Hezbollah Can Be Restrained

Throughout its thirty six years of existence as an organization, Hezbollah has undergone significant changes and formative experiences that have impacted its current situation. These include the political situation in Lebanon, its joining the government and the murder of Rafiq Hariri, the wars in Lebanon and rounds of violence with the IDF, the pullout of Syrian forces from Lebanon, the civil war in Syria; and the regional upheaval alongside its ramifications.

The evolution of the organization from an Iranian creation to one with a Lebanese image, development of a culture of a military organization, the economic developments and the organization’s impact on Shi’ite society in Lebanon, religious devotion, moral decay and the onset of corruption - all of which entail weaknesses that can be exploited in order to restrain Hezbollah in Lebanon and curb its regional influence.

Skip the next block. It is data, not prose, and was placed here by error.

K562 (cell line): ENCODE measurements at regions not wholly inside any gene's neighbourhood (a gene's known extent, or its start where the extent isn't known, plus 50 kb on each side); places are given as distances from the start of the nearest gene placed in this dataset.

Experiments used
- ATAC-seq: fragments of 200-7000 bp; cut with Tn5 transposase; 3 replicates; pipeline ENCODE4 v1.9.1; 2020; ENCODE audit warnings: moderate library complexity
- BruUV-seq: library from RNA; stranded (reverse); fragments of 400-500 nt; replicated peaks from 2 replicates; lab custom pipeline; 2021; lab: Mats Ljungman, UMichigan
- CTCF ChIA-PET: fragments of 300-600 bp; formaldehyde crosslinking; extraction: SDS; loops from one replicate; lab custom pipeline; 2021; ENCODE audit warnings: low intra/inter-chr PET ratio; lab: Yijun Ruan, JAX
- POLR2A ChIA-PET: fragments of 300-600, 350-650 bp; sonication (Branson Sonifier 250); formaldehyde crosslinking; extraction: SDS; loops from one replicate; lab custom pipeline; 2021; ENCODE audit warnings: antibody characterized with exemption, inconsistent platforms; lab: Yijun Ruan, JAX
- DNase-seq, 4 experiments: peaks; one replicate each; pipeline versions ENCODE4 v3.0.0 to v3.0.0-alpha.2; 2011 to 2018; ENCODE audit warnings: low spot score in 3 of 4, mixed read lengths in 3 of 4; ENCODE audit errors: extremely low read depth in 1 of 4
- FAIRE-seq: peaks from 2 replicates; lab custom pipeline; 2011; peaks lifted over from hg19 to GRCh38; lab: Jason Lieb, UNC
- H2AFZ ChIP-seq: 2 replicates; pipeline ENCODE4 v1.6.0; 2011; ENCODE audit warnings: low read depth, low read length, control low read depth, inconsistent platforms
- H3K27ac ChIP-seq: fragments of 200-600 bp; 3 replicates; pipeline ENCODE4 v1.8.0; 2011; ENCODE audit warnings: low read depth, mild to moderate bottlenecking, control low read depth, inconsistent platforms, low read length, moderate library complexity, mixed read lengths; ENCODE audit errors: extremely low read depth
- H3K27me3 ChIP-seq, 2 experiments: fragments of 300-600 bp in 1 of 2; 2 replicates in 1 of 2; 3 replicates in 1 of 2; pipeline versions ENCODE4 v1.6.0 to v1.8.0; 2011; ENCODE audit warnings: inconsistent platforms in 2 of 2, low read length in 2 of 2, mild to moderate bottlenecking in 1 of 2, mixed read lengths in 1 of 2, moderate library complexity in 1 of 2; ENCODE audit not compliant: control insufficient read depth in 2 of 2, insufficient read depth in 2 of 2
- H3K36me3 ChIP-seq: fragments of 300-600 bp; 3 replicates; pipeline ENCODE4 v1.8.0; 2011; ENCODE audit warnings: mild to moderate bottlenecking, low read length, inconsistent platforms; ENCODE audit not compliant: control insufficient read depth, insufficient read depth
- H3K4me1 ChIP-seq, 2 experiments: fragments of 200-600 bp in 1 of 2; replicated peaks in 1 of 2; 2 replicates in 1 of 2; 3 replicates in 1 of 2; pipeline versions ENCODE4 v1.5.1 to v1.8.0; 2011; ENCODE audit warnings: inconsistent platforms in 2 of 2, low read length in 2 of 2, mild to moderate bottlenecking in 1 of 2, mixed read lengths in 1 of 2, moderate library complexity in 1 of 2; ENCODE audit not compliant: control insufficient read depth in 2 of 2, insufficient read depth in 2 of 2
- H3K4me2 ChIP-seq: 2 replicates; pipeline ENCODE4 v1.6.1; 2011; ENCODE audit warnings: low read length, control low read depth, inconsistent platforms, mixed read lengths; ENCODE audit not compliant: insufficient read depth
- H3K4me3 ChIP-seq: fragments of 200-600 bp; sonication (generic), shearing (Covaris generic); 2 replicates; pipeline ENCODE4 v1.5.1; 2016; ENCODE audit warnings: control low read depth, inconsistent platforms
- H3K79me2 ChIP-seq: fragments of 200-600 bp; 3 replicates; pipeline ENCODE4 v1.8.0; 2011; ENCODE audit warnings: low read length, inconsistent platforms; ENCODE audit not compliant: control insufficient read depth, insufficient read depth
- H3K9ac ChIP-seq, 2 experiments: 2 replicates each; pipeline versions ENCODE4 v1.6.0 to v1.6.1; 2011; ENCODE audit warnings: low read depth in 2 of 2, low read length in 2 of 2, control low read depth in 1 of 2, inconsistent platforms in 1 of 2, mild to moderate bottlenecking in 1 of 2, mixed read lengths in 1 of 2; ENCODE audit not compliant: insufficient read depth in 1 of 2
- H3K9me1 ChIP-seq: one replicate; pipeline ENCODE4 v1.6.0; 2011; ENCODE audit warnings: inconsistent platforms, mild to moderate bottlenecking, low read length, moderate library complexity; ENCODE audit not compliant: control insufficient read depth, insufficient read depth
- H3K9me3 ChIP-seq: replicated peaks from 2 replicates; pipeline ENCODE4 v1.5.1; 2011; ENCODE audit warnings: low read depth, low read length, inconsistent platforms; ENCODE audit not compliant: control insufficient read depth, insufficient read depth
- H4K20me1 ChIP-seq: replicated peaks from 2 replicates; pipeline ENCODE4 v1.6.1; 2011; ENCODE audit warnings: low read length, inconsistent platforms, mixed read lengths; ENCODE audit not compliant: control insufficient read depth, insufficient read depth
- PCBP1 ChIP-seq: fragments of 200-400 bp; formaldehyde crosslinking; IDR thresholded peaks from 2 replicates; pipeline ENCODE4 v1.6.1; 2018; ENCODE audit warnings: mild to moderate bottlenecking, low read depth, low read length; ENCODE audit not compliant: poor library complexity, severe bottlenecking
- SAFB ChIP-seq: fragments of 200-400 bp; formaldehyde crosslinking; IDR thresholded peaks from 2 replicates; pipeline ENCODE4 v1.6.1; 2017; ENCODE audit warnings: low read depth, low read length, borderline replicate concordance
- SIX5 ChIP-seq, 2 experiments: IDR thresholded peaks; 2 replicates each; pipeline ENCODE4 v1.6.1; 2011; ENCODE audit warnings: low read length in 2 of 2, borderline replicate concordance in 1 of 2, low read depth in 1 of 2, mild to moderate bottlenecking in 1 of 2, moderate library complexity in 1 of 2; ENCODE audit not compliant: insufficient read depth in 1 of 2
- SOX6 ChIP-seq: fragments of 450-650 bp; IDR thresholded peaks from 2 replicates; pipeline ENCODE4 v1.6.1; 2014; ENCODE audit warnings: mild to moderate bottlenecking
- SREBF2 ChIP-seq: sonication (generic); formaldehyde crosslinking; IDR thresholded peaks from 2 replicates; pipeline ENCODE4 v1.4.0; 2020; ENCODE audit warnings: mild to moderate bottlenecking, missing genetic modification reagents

We can define the changes that Hezbollah has undergone by dividing the organization’s development into five key stages:

  • 1982-1992 - “The gang” - From the establishment of the organization by Iran, its focus was on carrying out terrorist attacks against Western targets in Lebanon and abroad, guerrilla warfare against IDF forces in southern Lebanon, to the appointment of Hassan Nasrallah as Secretary General and the decision to enter the Lebanese political establishment (the parliamentary elections of 1992).
  • 1992-2000 - “Establishing the resistance narrative” - During this period, LH established its power base in southern Lebanon, while constantly underscoring its narrative of resistance to occupation, rounds of violence and conflict with the IDF (1993 & 1996), until the IDF pullout from Lebanon in May 2000.